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forgive

Syllabification: for·give
Pronunciation: /fərˈɡiv
 
/

Definition of forgive in English:

verb (past forgave; past participle forgiven)

[with object]
1Stop feeling angry or resentful toward (someone) for an offense, flaw, or mistake: I don’t think I’ll ever forgive David for the way he treated her
More example sentences
  • She desperately wanted to forgive him and stop him from going, but her pride got in the way.
  • He will have to forgive you and stop being a parole officer, or you'll have to call it a day.
  • Still, he's my only brother, and I tend to forgive him anything.
Synonyms
pardon, excuse, exonerate, absolve;
make allowances for, feel no resentment toward, feel no malice toward, harbor no grudge against, bury the hatchet with;
informal let off (the hook)
formal exculpate
1.1 (usually be forgiven) Stop feeling angry or resentful toward someone for (an offense, flaw, or mistake): they are not going to pat my head and say all is forgiven [no object]: he was not a man who found it easy to forgive and forget
More example sentences
  • At the same time, as we confess our sins, let us forgive the faults committed by others toward us.
  • Even if the mistakes are forgiven, can one forgive the repetition of the same mistakes over and over again?
  • Because he will forgive their iniquity and remember their sins no more.
1.2Cancel (a debt): he proposed that their debts should be forgiven
More example sentences
  • A number of other countries have already forgiven their debts to you, be they government to government or otherwise.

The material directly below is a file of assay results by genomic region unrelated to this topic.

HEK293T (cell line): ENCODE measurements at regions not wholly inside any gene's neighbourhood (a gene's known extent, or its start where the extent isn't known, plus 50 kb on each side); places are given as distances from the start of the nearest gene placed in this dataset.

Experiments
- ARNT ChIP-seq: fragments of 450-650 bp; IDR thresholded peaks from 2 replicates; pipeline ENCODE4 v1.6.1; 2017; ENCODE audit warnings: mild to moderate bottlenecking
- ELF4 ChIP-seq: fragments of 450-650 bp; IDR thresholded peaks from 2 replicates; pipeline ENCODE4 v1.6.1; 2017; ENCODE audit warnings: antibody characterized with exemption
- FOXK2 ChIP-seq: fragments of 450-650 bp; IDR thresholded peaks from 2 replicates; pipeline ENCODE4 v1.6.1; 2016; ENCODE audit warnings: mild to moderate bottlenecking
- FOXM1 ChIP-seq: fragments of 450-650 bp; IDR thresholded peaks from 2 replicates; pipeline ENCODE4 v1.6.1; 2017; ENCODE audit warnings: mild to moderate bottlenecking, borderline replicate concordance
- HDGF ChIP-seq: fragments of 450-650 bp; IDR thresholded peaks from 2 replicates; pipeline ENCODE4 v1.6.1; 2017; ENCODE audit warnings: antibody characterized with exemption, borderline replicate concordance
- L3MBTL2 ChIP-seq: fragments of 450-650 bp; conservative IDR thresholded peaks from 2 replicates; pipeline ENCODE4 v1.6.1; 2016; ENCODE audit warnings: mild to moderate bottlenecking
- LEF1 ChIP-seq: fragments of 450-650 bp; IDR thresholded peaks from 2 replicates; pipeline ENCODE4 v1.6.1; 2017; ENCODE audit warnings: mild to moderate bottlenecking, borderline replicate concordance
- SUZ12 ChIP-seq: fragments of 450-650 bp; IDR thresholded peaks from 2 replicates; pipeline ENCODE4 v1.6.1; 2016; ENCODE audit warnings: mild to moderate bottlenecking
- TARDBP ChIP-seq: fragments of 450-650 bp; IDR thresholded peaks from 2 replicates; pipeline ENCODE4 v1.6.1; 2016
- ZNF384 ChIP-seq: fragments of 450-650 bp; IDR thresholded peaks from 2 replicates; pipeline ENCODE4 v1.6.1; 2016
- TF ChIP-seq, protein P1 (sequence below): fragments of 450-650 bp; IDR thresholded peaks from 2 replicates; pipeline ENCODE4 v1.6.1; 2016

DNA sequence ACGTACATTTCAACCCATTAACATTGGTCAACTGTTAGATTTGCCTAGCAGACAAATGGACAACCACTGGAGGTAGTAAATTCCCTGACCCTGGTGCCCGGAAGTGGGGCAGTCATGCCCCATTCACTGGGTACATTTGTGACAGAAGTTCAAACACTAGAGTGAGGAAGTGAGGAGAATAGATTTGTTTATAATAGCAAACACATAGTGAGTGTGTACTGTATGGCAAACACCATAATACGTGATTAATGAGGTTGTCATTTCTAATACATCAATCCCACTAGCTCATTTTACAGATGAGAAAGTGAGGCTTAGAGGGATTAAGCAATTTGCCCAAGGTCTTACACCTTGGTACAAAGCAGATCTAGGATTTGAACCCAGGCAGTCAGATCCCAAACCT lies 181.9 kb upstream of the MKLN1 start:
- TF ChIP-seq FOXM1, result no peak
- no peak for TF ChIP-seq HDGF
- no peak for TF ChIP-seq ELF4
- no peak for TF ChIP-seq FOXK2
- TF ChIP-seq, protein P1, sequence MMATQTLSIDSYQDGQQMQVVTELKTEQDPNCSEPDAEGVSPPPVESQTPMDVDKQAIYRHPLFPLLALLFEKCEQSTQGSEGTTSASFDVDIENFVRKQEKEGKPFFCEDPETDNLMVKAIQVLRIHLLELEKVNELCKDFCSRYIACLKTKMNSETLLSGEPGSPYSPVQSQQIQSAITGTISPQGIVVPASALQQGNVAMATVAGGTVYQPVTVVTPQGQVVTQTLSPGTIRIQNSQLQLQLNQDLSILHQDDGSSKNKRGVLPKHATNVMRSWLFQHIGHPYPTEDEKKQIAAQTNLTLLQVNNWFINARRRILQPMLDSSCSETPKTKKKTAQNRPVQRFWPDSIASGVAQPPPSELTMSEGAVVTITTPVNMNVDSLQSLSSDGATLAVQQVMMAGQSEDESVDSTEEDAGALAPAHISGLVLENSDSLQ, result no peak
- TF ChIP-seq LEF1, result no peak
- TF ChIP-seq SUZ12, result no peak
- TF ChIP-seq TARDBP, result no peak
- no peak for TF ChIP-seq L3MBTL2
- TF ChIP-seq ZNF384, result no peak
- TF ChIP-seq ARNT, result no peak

• If all we do is say, we will only loan you the money, then we can never argue to those countries that they've got to forgive those debts.
  • The president seems to think that this is an opportunity now to forgive that debt and to wipe it clean and move on.
1.3Used in polite expressions as a request to excuse or regard indulgently one’s foibles, ignorance, or impoliteness: you will have to forgive my suspicious mind
More example sentences
  • Now, most of my travel had been underground on the Tube so you will have to forgive my ignorance; I was yet to cross a bridge in London.
  • This may be a stupid question, but please forgive my ignorance.
  • Now you better be as - forgive the expression - angels until the year closes out.
Synonyms
excuse, overlook, disregard, ignore, pass over, make allowances for, allow;
turn a blind eye to, turn a deaf ear to, wink at, indulge, tolerate

Origin

Old English forgiefan, of Germanic origin, related to Dutch vergeven and German vergeben, and ultimately to for- and give.

Phrases

one could (or may) be forgiven

1
It would be understandable (if one mistakenly did a particular thing): the arrangements are so complex that you could be forgiven for feeling confused
More example sentences
  • The Great Yorkshire Show, of course, takes great pride in the livestock on display, although with names like British Belgian Blue and Lincoln Red you could be forgiven for mistaking the names of cattle for cheeses.
  • From the outside, with the sounds of laughing children and chooks and the overgrown fence line, you could be forgiven for mistaking Cubbies for some sort of hippy commune.
  • For many, however, the prospect of even trying pink nail varnish on your fingers is a step too far and, by now, you may be forgiven for feeling the only pink that will do is a pink gin.

Derivatives

forgiver

1
noun
Example sentences
  • He writes that ‘the ideal end-result of forgiveness is the restoration of the original relationship between the offender and the forgiver.’
  • High forgivers seemed more empathetic and warm, expressing more positive emotions towards others - including those who hurt them.
  • ‘All my life I've been taught to forgive’ Jamie pauses ‘that forgiveness is in the forgiver, but I cant.’

Definition of forgive in:

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